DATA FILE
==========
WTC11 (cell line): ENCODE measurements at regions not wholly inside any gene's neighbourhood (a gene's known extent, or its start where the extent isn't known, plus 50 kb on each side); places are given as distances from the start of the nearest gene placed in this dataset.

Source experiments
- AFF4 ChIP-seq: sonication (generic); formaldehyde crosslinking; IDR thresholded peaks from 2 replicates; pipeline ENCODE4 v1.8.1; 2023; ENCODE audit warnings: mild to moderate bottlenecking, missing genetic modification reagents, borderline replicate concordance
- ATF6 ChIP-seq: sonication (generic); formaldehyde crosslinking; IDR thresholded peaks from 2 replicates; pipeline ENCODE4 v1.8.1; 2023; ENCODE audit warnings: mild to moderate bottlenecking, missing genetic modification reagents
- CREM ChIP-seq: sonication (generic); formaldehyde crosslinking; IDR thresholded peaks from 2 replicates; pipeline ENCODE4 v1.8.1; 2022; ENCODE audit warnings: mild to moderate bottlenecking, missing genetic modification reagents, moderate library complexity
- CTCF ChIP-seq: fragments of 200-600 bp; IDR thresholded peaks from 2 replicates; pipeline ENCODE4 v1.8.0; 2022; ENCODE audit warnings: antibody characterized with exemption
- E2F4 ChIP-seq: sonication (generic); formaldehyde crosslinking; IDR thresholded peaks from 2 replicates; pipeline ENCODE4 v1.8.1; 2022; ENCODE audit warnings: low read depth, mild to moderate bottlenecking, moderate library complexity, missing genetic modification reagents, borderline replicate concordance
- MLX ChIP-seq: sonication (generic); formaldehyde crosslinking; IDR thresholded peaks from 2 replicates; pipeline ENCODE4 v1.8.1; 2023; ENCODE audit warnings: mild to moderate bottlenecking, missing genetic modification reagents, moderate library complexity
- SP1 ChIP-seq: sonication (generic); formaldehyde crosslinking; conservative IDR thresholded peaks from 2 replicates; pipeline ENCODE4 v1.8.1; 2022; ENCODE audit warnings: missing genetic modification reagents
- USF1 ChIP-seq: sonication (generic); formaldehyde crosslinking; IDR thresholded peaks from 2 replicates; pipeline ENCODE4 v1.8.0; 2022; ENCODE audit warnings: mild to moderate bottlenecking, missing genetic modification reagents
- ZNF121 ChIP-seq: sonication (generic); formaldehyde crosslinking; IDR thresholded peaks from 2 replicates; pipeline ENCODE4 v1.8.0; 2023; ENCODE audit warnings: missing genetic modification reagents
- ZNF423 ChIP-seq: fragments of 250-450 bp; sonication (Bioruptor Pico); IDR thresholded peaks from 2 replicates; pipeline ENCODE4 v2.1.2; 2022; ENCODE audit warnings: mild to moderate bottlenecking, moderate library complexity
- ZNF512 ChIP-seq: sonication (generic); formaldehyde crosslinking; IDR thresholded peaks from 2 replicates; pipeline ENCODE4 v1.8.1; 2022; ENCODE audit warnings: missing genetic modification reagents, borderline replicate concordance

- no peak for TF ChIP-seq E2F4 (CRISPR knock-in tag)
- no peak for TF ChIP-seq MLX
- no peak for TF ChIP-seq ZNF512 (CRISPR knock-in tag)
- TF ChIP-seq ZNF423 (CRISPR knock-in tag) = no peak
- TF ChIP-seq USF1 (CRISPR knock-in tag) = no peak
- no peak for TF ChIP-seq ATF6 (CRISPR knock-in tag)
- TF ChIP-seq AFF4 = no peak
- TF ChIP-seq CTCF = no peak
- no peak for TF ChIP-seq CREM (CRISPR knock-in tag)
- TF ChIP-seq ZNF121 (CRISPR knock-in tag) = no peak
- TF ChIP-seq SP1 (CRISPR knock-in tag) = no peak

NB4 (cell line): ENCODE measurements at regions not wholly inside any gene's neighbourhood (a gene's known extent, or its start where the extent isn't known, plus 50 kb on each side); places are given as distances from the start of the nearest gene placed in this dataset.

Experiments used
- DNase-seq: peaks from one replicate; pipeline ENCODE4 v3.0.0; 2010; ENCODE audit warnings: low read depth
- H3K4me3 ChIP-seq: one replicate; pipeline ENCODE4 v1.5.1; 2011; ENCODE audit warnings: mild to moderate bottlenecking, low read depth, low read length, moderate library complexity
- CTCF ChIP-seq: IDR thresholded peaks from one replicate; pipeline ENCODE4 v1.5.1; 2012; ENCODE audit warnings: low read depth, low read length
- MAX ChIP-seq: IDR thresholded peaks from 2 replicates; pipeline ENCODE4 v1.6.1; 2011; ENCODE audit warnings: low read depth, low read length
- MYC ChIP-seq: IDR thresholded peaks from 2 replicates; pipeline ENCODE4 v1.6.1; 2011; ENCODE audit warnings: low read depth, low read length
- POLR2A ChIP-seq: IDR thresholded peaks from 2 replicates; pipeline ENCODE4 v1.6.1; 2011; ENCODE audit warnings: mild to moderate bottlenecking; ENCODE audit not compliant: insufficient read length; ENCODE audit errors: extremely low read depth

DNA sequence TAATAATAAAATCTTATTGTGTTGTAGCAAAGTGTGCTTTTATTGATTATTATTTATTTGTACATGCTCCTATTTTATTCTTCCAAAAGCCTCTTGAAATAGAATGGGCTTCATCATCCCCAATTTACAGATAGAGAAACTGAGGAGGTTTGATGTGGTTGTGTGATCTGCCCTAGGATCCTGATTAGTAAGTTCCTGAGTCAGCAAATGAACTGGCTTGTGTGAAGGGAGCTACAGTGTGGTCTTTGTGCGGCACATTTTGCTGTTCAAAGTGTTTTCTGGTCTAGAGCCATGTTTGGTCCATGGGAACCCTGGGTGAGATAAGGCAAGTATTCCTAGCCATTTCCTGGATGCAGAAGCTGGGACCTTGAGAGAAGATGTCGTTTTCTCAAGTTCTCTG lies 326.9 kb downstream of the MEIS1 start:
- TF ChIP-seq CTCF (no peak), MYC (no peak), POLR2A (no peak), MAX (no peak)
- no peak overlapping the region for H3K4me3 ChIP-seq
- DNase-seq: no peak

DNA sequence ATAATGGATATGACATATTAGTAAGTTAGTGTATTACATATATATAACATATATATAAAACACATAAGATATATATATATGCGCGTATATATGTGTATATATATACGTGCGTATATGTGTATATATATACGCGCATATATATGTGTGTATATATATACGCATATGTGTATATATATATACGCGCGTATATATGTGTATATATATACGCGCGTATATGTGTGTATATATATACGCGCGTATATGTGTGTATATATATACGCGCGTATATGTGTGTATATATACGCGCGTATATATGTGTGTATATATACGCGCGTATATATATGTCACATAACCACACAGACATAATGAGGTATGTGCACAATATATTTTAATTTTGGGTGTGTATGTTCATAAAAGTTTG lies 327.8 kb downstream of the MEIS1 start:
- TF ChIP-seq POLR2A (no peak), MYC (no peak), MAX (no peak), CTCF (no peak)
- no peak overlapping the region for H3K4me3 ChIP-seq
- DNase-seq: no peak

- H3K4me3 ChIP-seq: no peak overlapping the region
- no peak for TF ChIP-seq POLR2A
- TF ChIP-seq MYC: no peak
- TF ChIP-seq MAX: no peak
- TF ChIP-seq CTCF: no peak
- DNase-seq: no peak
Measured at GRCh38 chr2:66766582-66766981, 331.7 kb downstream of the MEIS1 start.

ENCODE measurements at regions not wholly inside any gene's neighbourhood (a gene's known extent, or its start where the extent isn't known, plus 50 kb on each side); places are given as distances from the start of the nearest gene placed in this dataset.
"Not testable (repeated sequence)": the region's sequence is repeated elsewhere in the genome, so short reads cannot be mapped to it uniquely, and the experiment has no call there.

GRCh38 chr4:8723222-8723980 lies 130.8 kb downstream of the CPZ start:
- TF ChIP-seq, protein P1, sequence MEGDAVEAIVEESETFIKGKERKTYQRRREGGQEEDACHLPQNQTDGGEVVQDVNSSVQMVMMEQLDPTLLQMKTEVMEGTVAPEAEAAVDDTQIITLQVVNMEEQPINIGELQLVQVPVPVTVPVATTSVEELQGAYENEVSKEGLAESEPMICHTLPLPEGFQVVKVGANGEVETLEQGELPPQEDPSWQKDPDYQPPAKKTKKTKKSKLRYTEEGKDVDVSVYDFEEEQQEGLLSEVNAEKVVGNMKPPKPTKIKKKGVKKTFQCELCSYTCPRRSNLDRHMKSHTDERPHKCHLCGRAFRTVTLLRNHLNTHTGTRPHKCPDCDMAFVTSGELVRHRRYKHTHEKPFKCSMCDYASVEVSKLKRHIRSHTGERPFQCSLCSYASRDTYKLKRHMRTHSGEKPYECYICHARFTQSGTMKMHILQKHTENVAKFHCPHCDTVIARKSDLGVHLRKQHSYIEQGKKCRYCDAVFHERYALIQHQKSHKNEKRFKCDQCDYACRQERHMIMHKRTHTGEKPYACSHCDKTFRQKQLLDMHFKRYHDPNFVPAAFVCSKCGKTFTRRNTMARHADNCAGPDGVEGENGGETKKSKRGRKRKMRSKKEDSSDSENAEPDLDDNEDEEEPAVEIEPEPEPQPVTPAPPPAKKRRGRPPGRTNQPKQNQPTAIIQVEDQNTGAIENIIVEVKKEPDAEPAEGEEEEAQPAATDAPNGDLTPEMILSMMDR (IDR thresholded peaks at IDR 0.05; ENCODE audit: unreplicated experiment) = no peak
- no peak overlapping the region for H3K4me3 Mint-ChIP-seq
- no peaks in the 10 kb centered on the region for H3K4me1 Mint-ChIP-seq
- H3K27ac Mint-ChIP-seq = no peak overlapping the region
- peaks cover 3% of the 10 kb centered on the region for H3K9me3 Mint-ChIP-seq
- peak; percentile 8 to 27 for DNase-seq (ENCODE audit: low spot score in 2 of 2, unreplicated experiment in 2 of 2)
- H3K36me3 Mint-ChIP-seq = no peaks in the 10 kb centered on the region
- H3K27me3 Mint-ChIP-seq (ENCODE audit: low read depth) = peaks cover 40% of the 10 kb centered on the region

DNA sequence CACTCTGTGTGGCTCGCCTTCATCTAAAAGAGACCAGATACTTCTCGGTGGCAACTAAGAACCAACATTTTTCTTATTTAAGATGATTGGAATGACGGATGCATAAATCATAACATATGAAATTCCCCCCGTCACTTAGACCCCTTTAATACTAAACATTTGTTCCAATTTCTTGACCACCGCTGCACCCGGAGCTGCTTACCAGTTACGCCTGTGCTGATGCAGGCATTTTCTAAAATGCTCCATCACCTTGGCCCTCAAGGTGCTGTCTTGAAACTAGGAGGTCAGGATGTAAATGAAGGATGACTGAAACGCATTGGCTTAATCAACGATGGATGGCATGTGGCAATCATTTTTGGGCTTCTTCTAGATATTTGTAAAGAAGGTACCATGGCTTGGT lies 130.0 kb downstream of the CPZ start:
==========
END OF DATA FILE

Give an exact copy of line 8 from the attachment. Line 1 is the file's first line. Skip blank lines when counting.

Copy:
- MLX ChIP-seq: sonication (generic); formaldehyde crosslinking; IDR thresholded peaks from 2 replicates; pipeline ENCODE4 v1.8.1; 2023; ENCODE audit warnings: mild to moderate bottlenecking, missing genetic modification reagents, moderate library complexity